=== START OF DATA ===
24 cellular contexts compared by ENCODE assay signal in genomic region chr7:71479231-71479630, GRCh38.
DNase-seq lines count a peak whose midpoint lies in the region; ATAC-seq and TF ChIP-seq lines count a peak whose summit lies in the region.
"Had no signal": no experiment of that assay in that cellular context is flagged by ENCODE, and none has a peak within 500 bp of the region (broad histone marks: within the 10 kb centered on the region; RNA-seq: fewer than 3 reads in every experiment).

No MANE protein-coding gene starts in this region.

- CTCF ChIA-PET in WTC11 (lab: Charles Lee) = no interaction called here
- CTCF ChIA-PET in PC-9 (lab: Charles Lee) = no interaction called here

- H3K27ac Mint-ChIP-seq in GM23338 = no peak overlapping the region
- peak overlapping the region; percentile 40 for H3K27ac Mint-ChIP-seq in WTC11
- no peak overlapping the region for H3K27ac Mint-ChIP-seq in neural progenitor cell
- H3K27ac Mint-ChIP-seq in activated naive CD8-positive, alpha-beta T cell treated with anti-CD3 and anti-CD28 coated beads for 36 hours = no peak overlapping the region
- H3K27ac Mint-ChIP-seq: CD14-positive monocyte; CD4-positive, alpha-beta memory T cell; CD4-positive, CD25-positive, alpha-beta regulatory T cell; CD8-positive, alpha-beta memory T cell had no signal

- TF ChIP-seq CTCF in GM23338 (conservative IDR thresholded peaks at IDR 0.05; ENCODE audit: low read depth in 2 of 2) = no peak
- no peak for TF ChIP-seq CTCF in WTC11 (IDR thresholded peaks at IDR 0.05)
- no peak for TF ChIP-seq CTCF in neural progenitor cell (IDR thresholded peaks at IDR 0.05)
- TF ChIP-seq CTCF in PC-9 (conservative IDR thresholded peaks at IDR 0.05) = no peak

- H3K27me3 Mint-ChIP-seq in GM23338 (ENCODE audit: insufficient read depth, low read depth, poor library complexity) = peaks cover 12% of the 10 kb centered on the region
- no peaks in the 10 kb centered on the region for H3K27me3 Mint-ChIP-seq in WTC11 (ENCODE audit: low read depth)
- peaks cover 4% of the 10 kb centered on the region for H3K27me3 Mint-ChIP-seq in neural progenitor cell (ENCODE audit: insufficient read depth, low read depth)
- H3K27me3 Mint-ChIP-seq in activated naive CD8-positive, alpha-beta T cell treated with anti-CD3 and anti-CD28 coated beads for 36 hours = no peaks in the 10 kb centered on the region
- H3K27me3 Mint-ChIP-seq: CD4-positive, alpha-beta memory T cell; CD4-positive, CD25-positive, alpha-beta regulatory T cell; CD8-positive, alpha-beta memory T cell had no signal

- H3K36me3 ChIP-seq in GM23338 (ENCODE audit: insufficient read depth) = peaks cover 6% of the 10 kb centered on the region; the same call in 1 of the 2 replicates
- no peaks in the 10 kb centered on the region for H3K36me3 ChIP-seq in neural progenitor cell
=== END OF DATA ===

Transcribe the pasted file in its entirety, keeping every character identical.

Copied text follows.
24 cellular contexts compared by ENCODE assay signal in genomic region chr7:71479231-71479630, GRCh38.
DNase-seq lines count a peak whose midpoint lies in the region; ATAC-seq and TF ChIP-seq lines count a peak whose summit lies in the region.
"Had no signal": no experiment of that assay in that cellular context is flagged by ENCODE, and none has a peak within 500 bp of the region (broad histone marks: within the 10 kb centered on the region; RNA-seq: fewer than 3 reads in every experiment).

No MANE protein-coding gene starts in this region.

- CTCF ChIA-PET in WTC11 (lab: Charles Lee) = no interaction called here
- CTCF ChIA-PET in PC-9 (lab: Charles Lee) = no interaction called here

- H3K27ac Mint-ChIP-seq in GM23338 = no peak overlapping the region
- peak overlapping the region; percentile 40 for H3K27ac Mint-ChIP-seq in WTC11
- no peak overlapping the region for H3K27ac Mint-ChIP-seq in neural progenitor cell
- H3K27ac Mint-ChIP-seq in activated naive CD8-positive, alpha-beta T cell treated with anti-CD3 and anti-CD28 coated beads for 36 hours = no peak overlapping the region
- H3K27ac Mint-ChIP-seq: CD14-positive monocyte; CD4-positive, alpha-beta memory T cell; CD4-positive, CD25-positive, alpha-beta regulatory T cell; CD8-positive, alpha-beta memory T cell had no signal

- TF ChIP-seq CTCF in GM23338 (conservative IDR thresholded peaks at IDR 0.05; ENCODE audit: low read depth in 2 of 2) = no peak
- no peak for TF ChIP-seq CTCF in WTC11 (IDR thresholded peaks at IDR 0.05)
- no peak for TF ChIP-seq CTCF in neural progenitor cell (IDR thresholded peaks at IDR 0.05)
- TF ChIP-seq CTCF in PC-9 (conservative IDR thresholded peaks at IDR 0.05) = no peak

- H3K27me3 Mint-ChIP-seq in GM23338 (ENCODE audit: insufficient read depth, low read depth, poor library complexity) = peaks cover 12% of the 10 kb centered on the region
- no peaks in the 10 kb centered on the region for H3K27me3 Mint-ChIP-seq in WTC11 (ENCODE audit: low read depth)
- peaks cover 4% of the 10 kb centered on the region for H3K27me3 Mint-ChIP-seq in neural progenitor cell (ENCODE audit: insufficient read depth, low read depth)
- H3K27me3 Mint-ChIP-seq in activated naive CD8-positive, alpha-beta T cell treated with anti-CD3 and anti-CD28 coated beads for 36 hours = no peaks in the 10 kb centered on the region
- H3K27me3 Mint-ChIP-seq: CD4-positive, alpha-beta memory T cell; CD4-positive, CD25-positive, alpha-beta regulatory T cell; CD8-positive, alpha-beta memory T cell had no signal

- H3K36me3 ChIP-seq in GM23338 (ENCODE audit: insufficient read depth) = peaks cover 6% of the 10 kb centered on the region; the same call in 1 of the 2 replicates
- no peaks in the 10 kb centered on the region for H3K36me3 ChIP-seq in neural progenitor cell